Disclaimer: Everything written in this mini blog is the personal opinion of the writer and should not be taken as fact, although occasionally facts are stated. This mini blog was created as a coding exercise, but it's kind of fun so the writer kept it around.
Currently showing 20 entries per page
- Day 2: puppet show pt 1
- Day 2
Current location: Central Bangkok
Today I ended up waking up at 3:30am, going back to sleep again, and eventually getting up for breakfast by 8am. My mom and I hung out since my sister and her family and my dad were all at the royal palace. My sister had plans for the mall after that...they were all vetoed by heat and exhaustion. My parents and I went to the mall, only to learn that my dad had mistaken the time for this puppet show, which my mother really really really wanted to see after learning of my experience 11 years ago, and it was an hour earlier than he'd said.
I didn't mention previously but we had hired a driver (named Ay or Ei, like 'hey') who has so far rescued us several times from my dad's mild incompetence when it comes to planning trips. He was the one who called and informed my dad of the actual time of the show.
Scheduling snafus aside, the mall is very nice and fancy, super upscale and stuff. We went all the way to the bottom and found a strange buffet/market where you are handed a card with credit for 1000 baht (about 30 USD) (I think that's how much it was credit for) and then you can roam around dozens of kiosks with cooks and the like. The kiosks themselves all made Thai food classics, though if you've only eaten at Thai restaurants in the states, you would only recognize about three dishes maybe. One section of the kiosks was actually imitation street food (I think? I'm not sure where the cooks come from). Not as good as the real thing but good enough for most.
We ended up snagging some food to go since we were now in a time crunch (to my mom's irritation) and headed back to go to the puppet show.
The puppet show is no ordinary puppet show, of course. They are advertised as traditional Thai puppets, though their origin is actually from the early 1900s, making the practice around 120 years old or so. They're essentially largish puppets that require 3 puppeteers to operate, with all puppeteers dancing with the puppet. (continued..)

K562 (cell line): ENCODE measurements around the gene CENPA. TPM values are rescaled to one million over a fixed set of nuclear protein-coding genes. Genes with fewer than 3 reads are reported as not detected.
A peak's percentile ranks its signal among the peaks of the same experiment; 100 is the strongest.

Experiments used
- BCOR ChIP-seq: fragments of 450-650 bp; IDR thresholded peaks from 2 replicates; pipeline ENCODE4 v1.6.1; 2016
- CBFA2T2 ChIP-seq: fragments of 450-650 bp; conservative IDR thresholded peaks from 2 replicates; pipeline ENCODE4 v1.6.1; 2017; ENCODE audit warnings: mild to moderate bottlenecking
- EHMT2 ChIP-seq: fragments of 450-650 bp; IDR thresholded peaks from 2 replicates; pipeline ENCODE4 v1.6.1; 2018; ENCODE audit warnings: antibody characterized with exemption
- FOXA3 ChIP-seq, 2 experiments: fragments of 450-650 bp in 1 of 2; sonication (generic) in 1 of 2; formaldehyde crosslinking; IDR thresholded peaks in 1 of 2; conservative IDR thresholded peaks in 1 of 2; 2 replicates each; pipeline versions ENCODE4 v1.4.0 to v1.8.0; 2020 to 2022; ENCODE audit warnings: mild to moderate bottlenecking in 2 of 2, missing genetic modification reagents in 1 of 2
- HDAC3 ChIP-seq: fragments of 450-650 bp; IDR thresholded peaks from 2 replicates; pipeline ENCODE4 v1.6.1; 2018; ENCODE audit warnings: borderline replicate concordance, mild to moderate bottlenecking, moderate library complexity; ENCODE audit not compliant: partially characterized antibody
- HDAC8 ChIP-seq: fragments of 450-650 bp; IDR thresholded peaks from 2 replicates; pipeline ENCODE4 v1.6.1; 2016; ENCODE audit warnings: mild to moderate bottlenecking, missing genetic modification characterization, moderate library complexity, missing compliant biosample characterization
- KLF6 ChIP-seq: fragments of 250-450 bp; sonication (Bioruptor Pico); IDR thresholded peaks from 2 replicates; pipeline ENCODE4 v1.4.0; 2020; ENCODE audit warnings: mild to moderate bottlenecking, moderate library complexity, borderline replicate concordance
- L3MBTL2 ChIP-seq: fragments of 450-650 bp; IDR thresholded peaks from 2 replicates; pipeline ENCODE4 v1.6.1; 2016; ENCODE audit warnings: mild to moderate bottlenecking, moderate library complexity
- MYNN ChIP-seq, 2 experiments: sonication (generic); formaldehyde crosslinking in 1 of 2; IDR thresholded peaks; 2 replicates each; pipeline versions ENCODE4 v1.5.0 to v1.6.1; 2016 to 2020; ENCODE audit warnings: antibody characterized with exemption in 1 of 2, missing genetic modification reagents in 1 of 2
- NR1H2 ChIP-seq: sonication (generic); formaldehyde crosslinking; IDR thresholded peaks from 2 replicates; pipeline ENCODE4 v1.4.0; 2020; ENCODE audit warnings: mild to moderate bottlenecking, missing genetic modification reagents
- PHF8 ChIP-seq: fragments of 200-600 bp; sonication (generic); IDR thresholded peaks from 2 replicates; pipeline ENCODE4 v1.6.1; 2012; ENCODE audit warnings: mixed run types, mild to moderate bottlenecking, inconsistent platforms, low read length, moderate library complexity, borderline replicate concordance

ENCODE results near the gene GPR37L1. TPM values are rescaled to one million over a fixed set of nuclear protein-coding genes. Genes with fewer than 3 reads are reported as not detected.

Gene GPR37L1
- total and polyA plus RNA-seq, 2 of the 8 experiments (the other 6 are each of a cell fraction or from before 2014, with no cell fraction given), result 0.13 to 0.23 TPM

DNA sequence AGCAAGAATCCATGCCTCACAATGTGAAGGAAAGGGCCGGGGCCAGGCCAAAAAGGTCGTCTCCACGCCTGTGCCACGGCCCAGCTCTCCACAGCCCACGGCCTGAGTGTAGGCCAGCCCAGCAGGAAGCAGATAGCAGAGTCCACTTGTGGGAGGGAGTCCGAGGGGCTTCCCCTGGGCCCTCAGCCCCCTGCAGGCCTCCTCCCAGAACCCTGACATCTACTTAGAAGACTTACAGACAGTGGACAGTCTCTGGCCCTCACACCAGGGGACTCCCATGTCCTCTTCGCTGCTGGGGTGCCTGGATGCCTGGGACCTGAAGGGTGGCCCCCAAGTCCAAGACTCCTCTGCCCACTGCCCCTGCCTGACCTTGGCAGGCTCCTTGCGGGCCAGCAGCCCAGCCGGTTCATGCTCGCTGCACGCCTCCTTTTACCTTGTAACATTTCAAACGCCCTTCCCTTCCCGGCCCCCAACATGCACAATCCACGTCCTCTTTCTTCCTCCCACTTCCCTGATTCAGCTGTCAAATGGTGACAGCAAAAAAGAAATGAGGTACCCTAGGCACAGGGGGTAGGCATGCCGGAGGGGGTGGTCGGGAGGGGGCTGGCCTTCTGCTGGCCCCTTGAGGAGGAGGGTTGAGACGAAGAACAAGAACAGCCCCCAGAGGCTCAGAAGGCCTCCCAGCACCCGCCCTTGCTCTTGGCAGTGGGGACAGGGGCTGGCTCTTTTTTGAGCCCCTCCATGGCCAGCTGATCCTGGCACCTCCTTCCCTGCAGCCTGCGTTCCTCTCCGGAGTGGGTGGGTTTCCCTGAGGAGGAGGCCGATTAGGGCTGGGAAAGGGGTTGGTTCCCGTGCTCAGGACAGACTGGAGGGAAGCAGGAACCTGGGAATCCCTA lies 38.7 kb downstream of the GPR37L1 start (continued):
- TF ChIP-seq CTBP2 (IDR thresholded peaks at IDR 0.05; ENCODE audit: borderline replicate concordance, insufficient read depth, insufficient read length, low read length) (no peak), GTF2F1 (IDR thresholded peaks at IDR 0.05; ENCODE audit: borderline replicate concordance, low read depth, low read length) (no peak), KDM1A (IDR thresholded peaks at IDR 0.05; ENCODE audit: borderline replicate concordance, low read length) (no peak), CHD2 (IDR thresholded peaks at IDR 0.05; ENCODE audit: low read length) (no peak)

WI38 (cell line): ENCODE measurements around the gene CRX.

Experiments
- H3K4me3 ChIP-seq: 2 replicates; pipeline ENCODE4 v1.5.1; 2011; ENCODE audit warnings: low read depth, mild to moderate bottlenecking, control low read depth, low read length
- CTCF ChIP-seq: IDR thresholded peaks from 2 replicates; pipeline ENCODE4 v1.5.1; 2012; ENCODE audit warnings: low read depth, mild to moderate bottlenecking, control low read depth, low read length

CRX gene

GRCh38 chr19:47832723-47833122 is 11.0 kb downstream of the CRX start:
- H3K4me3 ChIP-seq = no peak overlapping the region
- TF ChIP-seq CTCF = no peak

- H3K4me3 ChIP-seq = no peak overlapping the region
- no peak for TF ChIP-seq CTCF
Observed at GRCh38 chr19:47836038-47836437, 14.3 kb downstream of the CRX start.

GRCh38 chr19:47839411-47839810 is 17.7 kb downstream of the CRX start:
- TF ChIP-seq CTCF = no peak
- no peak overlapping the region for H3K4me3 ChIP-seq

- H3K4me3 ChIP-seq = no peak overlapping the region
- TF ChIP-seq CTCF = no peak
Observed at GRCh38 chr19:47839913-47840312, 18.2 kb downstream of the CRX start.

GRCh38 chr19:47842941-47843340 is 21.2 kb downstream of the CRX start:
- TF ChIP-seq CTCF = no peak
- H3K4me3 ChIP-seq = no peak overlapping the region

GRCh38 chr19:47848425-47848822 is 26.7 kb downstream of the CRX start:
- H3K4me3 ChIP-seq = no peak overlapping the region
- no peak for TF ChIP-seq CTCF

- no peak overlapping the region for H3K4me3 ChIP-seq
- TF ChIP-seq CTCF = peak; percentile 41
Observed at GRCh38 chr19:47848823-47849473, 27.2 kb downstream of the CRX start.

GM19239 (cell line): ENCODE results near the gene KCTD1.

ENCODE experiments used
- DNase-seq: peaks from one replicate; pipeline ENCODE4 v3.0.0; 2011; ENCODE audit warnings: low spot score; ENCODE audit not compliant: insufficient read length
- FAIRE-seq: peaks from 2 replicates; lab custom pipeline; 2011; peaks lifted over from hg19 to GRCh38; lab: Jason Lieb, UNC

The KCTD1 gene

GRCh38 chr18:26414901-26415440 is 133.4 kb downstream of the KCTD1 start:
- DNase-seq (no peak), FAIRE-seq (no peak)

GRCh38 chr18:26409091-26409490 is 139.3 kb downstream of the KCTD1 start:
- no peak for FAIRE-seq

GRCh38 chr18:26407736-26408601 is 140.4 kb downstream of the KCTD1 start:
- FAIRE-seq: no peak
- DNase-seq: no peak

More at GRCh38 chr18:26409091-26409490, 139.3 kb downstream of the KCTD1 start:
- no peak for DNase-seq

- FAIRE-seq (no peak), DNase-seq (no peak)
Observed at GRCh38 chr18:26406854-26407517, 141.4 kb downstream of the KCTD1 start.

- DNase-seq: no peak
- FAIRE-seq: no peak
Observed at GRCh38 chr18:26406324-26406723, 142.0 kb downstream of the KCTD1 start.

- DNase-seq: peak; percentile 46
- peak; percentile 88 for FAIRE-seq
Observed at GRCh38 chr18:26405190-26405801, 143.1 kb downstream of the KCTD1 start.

- 12/22/2019 @ 6:49am MST (America/Denver)
- Day 2: puppet show pt 2
- ...the puppets and puppeteers are performing traditional Thai dance, called Khon, in tandem. It's a very beautiful and graceful style of dance, with a lot of deliberate hand gestures and foot placement/stomps and the occasional emphasis on the body swaying.
It was a small audience in a smaller theater, and the show itself was only an hour or so. My older nephew got singled out a lot for puppet harassment since we ended up in the front row and he was the only child (other than his brother, who is too young) there. He seemed to find it funny and wanted to take a picture with the monkey king puppet afterwards, which the puppeteers took as permission to harass him some more. :)
The story, as it were, was mostly just short tales of the Monkey King getting into trouble and getting out of trouble. Fairly typical for this particular deity, I have to say. Afterwards I ended up getting randomly interviewed about the play. Haha...good luck getting decent footage? I kind of expect they'll just delete it as unusable or something. Ah well.
Anyway, after that we rested at the hotel again and then went back to the mall to try one of the restaurants. I looked up what they had in the directory and found some Italian-Thai fusion cuisine. It was...definitely fusion. We were served dinner rolls made with squid ink! And then they put pasta in my dad's tom yum and all sorts of other things in our other dishes.